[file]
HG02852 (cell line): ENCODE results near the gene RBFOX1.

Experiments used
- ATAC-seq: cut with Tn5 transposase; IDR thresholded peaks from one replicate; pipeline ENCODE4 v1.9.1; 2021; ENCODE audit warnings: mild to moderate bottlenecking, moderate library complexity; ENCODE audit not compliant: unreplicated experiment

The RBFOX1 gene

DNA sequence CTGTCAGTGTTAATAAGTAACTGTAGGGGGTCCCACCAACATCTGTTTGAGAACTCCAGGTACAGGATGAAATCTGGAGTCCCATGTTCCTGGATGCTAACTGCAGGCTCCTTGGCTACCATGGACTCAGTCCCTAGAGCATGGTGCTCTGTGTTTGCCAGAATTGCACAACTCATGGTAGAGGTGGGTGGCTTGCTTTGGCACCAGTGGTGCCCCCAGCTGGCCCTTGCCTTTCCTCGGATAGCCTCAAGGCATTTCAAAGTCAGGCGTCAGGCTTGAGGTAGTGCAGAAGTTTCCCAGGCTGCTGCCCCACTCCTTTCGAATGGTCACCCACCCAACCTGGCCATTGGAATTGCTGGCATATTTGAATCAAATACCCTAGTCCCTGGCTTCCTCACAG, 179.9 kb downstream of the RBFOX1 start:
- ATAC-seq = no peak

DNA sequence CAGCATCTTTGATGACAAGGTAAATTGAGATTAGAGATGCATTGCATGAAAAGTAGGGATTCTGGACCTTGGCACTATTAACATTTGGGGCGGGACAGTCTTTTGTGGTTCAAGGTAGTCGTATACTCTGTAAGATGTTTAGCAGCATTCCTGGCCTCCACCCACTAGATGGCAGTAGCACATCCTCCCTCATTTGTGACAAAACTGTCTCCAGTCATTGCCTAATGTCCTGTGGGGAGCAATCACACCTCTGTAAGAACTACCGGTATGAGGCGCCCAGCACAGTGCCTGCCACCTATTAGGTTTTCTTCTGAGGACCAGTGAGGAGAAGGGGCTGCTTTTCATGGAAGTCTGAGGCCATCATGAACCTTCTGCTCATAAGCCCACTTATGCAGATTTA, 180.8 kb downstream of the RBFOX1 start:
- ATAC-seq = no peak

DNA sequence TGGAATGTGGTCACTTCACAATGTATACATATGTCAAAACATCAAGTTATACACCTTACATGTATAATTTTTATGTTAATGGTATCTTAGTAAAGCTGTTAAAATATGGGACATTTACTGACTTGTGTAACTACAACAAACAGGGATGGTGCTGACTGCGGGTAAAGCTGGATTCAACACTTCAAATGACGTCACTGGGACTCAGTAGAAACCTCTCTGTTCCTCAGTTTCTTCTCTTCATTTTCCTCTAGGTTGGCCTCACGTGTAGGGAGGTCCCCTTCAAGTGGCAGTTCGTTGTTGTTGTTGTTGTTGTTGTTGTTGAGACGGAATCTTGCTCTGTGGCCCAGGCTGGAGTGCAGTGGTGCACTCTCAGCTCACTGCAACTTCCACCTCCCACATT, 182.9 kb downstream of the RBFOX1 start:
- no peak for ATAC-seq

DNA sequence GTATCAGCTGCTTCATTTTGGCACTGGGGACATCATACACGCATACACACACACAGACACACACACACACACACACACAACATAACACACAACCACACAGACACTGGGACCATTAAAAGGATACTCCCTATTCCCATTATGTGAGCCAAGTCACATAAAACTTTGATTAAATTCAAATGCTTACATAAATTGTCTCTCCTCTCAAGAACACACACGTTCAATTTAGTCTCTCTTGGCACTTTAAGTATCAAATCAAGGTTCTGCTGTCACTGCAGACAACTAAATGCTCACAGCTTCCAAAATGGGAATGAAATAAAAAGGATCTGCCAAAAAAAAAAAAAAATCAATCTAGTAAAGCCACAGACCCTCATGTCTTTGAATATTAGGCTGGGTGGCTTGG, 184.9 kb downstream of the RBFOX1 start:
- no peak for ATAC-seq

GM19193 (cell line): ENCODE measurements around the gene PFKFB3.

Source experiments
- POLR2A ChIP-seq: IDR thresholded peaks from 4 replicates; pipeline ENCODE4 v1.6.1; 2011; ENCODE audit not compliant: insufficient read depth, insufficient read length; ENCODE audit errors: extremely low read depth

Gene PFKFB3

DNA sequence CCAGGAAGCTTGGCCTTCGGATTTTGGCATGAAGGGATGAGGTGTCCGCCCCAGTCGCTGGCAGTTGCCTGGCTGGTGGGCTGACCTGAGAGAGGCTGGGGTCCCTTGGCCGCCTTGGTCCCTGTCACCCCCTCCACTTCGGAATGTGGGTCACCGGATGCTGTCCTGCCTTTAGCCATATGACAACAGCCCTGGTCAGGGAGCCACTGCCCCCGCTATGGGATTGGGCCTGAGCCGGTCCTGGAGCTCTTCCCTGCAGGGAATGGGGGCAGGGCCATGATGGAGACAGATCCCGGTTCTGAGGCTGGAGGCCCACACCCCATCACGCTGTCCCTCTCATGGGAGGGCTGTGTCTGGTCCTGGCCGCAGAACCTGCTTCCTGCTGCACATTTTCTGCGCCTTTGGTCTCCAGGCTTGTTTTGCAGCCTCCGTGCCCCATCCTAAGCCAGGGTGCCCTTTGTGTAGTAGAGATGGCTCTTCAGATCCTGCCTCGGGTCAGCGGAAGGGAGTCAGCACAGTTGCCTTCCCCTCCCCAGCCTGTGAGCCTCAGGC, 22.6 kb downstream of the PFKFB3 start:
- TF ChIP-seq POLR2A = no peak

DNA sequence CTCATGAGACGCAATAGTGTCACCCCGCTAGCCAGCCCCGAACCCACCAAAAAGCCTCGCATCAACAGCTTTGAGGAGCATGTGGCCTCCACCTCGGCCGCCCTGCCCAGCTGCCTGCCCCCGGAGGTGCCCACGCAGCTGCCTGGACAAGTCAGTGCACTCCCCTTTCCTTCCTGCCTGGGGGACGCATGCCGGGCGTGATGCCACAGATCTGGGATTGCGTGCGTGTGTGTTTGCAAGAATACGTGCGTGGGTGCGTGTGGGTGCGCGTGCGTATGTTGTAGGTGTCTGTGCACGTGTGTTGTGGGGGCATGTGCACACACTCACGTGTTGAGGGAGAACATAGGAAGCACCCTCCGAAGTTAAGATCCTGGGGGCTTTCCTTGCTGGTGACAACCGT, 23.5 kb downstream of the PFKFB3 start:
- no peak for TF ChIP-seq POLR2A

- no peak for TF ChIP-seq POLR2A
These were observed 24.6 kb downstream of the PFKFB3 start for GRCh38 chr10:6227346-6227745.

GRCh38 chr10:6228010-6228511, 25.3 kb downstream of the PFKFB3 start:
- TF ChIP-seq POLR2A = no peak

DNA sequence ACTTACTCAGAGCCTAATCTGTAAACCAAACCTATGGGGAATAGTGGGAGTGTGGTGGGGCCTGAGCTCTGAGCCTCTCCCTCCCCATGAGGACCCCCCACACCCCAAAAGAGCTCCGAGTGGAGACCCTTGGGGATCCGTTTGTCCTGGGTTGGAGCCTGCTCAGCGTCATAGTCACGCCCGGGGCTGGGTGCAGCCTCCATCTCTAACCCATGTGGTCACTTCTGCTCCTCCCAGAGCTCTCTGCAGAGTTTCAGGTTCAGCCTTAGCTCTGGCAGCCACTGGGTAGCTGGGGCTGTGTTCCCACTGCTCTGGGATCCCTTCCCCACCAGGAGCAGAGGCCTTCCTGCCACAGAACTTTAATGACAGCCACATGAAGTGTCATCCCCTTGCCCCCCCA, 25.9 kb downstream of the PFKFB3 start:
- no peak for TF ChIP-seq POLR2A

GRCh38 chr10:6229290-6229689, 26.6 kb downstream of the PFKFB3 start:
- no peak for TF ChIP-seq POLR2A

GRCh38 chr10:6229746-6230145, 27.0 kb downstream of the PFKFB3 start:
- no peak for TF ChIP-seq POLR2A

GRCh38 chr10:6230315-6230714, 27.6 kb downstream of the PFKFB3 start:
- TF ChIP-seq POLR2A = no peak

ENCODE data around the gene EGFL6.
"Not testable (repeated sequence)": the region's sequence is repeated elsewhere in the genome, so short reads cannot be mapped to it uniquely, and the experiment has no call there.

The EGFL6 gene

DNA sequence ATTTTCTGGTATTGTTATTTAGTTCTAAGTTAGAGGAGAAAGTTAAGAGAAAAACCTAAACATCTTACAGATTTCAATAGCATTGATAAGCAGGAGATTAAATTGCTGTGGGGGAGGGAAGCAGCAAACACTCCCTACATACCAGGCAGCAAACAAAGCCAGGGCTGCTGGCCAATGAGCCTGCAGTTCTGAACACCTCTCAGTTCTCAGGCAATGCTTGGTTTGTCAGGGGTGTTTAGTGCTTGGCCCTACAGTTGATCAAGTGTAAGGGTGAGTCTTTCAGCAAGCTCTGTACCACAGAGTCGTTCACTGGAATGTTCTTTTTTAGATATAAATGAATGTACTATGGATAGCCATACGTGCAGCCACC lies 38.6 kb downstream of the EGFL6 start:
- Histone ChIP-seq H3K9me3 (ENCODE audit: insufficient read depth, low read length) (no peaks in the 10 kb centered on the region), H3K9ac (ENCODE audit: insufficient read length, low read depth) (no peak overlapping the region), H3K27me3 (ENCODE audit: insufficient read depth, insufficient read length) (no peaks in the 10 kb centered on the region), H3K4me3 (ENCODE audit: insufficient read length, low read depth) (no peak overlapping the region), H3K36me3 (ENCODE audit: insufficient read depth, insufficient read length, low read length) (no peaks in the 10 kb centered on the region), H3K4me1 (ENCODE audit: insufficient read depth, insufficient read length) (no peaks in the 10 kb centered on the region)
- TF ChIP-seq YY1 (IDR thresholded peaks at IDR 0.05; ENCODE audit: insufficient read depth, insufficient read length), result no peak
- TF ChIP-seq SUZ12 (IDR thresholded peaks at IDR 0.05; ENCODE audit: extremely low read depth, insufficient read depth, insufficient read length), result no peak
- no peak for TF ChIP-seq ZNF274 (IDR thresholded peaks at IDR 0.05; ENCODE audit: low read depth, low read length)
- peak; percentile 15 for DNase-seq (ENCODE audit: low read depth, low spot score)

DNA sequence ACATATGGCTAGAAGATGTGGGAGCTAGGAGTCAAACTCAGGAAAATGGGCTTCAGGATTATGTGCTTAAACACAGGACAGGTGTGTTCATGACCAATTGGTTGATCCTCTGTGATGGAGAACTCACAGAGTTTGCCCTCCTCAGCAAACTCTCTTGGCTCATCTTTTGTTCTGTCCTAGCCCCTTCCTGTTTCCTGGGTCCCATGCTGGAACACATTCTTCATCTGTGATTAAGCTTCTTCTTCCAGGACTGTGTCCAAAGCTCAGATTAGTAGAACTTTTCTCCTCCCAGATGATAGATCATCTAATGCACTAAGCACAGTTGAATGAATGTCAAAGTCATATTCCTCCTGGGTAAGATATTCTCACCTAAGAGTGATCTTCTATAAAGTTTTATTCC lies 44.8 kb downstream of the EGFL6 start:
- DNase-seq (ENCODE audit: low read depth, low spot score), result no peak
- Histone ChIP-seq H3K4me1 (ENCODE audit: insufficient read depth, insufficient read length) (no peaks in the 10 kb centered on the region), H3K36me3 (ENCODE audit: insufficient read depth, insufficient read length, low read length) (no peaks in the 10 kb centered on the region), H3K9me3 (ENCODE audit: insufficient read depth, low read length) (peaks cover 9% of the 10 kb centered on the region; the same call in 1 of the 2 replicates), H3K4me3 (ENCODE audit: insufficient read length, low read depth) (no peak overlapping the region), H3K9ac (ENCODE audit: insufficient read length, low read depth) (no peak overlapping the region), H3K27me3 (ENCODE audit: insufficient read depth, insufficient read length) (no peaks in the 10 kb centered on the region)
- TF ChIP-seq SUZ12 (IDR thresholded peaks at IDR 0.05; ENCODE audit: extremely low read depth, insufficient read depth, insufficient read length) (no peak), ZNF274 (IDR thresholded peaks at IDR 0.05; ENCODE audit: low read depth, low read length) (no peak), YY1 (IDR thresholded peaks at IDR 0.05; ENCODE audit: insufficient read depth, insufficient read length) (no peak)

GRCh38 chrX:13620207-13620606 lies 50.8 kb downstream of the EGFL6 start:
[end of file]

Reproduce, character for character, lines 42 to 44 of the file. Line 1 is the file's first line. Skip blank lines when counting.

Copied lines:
DNA sequence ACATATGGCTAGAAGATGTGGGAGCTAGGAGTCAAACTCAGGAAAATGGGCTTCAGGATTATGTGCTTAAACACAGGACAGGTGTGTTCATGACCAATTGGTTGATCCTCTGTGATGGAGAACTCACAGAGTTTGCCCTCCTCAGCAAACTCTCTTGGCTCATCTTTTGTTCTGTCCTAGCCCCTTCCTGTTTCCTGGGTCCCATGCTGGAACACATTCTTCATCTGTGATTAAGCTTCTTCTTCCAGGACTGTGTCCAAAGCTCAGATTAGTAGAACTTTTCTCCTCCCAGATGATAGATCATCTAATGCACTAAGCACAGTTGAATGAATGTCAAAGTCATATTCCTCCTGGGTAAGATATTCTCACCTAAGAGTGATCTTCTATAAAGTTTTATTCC lies 44.8 kb downstream of the EGFL6 start:
- DNase-seq (ENCODE audit: low read depth, low spot score), result no peak
- Histone ChIP-seq H3K4me1 (ENCODE audit: insufficient read depth, insufficient read length) (no peaks in the 10 kb centered on the region), H3K36me3 (ENCODE audit: insufficient read depth, insufficient read length, low read length) (no peaks in the 10 kb centered on the region), H3K9me3 (ENCODE audit: insufficient read depth, low read length) (peaks cover 9% of the 10 kb centered on the region; the same call in 1 of the 2 replicates), H3K4me3 (ENCODE audit: insufficient read length, low read depth) (no peak overlapping the region), H3K9ac (ENCODE audit: insufficient read length, low read depth) (no peak overlapping the region), H3K27me3 (ENCODE audit: insufficient read depth, insufficient read length) (no peaks in the 10 kb centered on the region)